The Query Workgroup, co-chaired by Cerner and Kaiser Permanente, was a unique grouping of subject matter experts and representatives from vendors, providers, and networks, such as ICSA Labs, all of whom contributed detailed review and discussion. Sequoia handled overall coordination of the Implementation Guide at a high level. A related effort, the Trust Framework Work Group, chaired by St. Luke’s Health System, and facilitated by Troutman Sanders, developed the Principles of Trust that serve as the foundation for Carequality’s operating structure.

The effort around the first Carequality use case culminated in an Implementation Guide which provides technical specifications and requirements, as well as additional business and policy requirements, for the initial Carequality Use Case of Query-Based Document Exchange. The Query-Based Document Exchange Use Case addresses the need for documents containing relevant healthcare information to be available upon request to appropriate parties across the healthcare ecosystem. For example, a hospital may need information held by a primary care physician, who in turn may need information from a specialist or emergency department. As a second example, a payer may need information from any of these clinical settings. And finally, Government agencies may need information from private sector organizations. The Guide provides for flexibility across multiple query purposes and healthcare settings.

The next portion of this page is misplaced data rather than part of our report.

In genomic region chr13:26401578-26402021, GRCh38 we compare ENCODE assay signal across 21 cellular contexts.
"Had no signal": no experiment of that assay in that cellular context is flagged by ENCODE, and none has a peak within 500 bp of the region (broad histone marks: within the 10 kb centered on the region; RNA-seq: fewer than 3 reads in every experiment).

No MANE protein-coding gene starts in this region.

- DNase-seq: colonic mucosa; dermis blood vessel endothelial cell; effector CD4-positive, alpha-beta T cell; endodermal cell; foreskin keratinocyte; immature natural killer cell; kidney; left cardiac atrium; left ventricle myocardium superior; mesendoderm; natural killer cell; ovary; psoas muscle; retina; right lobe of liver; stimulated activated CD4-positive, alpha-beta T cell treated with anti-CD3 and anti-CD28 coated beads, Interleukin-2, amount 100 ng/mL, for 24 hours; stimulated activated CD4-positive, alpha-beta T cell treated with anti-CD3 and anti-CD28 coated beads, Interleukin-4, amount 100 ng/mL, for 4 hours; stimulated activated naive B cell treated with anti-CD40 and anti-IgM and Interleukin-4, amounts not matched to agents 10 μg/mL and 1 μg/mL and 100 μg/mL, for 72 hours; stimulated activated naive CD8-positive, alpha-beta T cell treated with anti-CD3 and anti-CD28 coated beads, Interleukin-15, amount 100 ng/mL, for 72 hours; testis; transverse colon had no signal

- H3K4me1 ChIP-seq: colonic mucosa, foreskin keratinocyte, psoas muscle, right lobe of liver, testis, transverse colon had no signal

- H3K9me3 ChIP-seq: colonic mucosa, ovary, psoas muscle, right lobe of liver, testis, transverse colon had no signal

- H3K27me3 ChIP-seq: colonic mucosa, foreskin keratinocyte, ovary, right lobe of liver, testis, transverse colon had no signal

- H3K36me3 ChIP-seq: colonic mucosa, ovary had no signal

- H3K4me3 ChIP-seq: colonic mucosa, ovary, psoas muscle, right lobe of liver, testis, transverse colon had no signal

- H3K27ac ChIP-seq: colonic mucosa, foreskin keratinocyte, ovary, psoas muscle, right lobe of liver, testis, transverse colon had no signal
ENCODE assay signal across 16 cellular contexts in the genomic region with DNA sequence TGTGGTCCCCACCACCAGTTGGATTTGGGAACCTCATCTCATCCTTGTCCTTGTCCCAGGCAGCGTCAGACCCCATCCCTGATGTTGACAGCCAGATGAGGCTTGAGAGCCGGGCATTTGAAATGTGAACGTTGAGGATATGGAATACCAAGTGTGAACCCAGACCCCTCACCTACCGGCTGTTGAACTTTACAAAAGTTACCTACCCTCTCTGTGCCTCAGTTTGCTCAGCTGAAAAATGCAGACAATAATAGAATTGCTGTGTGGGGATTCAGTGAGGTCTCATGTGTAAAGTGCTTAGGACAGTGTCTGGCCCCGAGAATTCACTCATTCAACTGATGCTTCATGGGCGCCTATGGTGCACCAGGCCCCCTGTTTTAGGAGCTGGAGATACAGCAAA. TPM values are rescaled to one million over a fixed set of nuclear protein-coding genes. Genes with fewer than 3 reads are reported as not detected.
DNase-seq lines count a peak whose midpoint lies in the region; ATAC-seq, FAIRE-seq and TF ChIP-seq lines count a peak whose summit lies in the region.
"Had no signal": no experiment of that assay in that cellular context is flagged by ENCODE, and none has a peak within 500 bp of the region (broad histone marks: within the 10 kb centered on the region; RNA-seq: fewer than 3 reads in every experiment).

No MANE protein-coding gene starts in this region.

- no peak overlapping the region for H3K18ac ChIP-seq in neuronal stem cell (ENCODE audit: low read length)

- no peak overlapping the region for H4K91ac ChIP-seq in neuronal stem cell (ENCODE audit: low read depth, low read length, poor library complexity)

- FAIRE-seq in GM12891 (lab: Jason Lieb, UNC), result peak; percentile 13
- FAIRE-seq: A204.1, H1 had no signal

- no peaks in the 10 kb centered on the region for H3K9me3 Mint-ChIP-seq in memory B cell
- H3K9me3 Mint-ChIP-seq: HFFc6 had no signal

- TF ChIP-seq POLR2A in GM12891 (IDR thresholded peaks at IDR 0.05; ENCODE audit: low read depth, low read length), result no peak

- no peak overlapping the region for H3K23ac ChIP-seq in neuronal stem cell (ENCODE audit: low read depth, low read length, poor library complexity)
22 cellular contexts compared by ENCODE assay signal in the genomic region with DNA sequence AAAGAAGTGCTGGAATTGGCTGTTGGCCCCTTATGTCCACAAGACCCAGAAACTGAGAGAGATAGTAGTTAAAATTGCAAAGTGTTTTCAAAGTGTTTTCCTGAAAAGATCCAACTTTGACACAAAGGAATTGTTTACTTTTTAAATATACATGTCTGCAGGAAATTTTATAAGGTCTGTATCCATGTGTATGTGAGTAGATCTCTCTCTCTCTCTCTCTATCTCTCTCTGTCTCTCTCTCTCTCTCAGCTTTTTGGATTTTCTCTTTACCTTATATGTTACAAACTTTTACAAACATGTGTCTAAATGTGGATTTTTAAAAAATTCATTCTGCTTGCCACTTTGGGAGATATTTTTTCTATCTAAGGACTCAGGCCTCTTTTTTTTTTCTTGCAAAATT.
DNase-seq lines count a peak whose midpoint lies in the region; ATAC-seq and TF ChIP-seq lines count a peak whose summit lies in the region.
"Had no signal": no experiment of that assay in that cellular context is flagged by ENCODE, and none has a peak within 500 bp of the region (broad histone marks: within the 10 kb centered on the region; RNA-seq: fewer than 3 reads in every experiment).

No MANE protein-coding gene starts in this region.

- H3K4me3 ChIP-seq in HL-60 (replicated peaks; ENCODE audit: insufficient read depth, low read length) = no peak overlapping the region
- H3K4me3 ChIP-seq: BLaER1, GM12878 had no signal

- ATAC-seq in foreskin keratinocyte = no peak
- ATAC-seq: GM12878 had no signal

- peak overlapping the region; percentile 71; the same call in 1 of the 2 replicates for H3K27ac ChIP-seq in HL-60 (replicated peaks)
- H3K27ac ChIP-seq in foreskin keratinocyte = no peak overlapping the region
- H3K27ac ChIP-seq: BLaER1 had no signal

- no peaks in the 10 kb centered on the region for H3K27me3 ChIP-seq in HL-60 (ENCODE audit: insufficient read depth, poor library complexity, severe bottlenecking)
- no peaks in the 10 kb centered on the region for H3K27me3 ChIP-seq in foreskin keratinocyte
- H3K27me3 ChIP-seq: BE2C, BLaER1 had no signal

The Guide specifies how query between and among networks is enabled for Simple Query and Record Locator Services, which are defined as follows:

  • Simple Query: The ability to request and receive one or more documents from any known node (e.g., network, location, individual EMR, HIE, system) using IHE document exchange profiles, starting with a known set of patient identifying data.
  • Record Locator Service: The ability to identify the presence of patient records across nodes, as a service, to facilitate electronic exchange.